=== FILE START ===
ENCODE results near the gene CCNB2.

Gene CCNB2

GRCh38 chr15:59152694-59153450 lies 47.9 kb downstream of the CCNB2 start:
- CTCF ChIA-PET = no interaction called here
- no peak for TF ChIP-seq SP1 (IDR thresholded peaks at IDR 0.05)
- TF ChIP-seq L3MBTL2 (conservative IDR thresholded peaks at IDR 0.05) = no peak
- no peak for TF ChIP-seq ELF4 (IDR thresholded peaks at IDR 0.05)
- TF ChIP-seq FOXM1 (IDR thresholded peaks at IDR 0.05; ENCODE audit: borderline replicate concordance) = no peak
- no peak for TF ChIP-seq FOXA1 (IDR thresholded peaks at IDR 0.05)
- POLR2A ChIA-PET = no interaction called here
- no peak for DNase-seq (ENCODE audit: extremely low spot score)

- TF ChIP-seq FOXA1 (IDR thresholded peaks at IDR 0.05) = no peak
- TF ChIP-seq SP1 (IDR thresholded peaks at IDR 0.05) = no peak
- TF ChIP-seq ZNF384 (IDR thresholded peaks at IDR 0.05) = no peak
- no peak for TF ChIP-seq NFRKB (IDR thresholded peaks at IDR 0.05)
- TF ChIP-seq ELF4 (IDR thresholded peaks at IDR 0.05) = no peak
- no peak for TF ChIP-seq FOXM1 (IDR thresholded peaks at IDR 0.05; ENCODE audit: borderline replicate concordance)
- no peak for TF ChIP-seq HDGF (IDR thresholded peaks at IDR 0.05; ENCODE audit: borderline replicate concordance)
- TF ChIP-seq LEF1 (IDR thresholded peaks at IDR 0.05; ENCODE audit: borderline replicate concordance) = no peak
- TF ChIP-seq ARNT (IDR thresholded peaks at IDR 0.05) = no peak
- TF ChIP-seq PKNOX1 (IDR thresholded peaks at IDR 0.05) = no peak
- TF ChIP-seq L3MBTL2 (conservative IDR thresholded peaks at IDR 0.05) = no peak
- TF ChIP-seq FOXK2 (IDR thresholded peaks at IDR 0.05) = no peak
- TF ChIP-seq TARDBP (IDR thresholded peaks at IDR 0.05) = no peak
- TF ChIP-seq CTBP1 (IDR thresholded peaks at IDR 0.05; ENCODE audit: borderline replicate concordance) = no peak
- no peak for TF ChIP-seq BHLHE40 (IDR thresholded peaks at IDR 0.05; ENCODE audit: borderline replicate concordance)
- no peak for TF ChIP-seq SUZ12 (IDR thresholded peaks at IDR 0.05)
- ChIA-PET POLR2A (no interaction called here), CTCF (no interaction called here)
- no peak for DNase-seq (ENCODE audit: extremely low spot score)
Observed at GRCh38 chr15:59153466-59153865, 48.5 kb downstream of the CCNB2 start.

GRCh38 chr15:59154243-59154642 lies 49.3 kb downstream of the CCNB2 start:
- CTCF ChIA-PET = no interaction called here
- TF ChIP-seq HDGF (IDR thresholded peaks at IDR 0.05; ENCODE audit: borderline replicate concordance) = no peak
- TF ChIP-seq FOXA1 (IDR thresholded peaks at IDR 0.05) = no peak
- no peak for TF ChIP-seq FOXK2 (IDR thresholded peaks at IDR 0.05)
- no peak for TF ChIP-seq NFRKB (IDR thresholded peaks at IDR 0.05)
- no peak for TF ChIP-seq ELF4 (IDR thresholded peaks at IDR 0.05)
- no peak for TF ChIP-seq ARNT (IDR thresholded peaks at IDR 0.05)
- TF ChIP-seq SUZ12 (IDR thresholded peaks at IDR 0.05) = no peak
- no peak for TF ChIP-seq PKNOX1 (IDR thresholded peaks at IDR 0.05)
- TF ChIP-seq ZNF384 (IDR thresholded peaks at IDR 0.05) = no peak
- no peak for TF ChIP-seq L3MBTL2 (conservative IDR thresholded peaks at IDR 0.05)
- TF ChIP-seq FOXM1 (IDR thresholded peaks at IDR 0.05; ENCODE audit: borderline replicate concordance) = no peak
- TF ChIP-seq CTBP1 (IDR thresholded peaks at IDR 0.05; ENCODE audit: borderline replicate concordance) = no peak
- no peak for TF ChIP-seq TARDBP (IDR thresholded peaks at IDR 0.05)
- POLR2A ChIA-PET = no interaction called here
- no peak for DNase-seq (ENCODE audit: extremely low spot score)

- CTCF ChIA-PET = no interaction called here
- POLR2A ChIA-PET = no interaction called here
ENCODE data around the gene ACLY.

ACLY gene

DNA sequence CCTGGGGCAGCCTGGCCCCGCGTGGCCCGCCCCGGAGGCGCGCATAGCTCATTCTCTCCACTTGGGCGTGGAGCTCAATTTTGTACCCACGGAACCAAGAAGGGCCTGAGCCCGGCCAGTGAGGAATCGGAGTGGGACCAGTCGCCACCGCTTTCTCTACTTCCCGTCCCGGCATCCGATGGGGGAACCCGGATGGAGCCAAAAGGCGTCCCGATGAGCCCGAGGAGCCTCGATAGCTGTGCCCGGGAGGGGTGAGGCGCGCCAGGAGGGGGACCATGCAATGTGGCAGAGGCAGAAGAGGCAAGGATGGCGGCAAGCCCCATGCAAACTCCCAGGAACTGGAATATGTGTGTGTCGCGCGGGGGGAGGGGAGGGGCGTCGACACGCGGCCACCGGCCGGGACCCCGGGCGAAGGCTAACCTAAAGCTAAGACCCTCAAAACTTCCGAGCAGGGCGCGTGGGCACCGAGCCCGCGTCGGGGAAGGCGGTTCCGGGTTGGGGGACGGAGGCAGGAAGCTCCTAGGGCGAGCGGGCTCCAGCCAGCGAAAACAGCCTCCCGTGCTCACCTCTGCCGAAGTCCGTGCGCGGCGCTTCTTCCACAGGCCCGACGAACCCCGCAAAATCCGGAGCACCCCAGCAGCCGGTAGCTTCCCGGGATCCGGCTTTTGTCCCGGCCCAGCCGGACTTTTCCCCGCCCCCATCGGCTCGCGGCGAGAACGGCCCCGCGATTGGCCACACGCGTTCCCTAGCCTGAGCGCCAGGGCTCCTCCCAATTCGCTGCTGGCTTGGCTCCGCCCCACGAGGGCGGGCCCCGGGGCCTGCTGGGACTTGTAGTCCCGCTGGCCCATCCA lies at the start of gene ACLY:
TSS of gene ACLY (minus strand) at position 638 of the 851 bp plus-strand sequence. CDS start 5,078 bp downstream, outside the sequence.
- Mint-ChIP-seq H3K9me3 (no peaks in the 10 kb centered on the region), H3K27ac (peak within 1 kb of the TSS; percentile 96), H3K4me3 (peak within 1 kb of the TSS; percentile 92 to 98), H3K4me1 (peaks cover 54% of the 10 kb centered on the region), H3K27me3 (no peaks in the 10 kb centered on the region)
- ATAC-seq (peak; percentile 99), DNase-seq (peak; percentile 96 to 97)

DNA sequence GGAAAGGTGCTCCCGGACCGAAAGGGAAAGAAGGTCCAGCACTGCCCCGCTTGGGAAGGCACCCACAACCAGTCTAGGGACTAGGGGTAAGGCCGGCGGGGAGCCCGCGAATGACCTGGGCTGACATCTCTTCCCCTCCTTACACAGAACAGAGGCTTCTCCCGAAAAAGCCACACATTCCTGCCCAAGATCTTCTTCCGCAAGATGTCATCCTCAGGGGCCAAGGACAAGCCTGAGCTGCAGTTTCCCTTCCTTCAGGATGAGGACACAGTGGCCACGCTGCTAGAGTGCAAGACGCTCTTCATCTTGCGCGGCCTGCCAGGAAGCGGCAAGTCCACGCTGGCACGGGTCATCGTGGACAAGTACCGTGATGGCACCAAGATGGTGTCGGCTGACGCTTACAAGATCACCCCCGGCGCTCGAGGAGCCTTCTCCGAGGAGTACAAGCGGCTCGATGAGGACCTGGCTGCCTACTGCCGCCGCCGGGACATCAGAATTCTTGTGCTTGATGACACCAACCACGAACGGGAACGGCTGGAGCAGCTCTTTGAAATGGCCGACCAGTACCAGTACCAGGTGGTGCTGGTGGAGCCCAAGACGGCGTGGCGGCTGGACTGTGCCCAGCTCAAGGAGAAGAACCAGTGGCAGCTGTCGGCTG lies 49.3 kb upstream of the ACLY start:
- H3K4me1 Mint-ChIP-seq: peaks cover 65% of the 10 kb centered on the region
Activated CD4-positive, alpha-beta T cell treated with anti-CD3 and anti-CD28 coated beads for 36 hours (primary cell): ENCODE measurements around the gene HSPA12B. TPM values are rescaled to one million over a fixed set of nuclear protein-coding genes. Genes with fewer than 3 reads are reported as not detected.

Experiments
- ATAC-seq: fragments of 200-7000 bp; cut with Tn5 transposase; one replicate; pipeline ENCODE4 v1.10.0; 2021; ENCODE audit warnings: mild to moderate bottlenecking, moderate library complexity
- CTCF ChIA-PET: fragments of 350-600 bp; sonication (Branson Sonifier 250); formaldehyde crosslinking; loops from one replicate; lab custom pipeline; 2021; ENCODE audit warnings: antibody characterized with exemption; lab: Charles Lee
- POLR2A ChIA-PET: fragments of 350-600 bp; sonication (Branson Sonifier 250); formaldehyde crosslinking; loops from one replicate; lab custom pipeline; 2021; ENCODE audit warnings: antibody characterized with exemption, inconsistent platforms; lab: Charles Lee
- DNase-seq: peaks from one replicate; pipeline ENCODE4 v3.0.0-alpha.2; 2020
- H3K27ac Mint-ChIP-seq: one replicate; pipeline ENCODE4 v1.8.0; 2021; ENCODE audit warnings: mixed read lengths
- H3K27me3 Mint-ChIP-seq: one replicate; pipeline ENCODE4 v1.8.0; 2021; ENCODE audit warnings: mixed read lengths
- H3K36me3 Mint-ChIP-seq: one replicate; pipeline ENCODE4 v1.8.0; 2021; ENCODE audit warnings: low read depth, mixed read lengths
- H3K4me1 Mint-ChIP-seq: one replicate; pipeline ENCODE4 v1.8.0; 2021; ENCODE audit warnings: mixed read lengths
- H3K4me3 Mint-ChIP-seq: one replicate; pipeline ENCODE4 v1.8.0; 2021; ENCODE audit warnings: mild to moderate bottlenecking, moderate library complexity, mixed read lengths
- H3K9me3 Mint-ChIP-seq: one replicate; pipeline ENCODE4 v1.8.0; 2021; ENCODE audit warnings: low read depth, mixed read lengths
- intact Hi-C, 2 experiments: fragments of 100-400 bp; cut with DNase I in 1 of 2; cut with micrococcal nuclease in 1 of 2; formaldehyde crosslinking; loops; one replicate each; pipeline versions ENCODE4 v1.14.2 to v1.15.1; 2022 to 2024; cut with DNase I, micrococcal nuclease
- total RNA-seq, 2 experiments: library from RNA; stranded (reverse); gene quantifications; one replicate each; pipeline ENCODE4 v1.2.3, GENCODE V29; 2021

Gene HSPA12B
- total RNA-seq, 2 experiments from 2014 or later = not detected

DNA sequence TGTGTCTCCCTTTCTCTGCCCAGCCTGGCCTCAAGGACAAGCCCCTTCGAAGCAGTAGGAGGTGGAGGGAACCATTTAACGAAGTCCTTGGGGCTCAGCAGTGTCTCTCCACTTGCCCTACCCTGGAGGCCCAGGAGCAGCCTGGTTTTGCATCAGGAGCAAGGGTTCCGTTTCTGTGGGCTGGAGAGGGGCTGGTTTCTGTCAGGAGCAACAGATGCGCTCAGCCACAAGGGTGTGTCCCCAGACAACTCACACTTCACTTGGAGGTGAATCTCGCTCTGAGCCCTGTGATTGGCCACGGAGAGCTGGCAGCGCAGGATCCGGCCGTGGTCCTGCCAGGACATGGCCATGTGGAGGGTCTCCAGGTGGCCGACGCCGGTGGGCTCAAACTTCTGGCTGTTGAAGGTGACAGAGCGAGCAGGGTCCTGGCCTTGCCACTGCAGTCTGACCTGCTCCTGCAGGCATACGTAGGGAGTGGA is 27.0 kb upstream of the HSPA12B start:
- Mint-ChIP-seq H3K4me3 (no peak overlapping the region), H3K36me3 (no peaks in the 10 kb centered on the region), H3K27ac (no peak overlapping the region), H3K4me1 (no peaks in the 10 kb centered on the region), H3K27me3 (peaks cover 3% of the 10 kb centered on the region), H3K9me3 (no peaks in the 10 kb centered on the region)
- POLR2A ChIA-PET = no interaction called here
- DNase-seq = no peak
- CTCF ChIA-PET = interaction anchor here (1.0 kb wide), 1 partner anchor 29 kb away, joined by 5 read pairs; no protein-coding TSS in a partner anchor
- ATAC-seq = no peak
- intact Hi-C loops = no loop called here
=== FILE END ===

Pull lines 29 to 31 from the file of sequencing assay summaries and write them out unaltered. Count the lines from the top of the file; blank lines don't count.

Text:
- no peak for DNase-seq (ENCODE audit: extremely low spot score)
Observed at GRCh38 chr15:59153466-59153865, 48.5 kb downstream of the CCNB2 start.

GRCh38 chr15:59154243-59154642 lies 49.3 kb downstream of the CCNB2 start: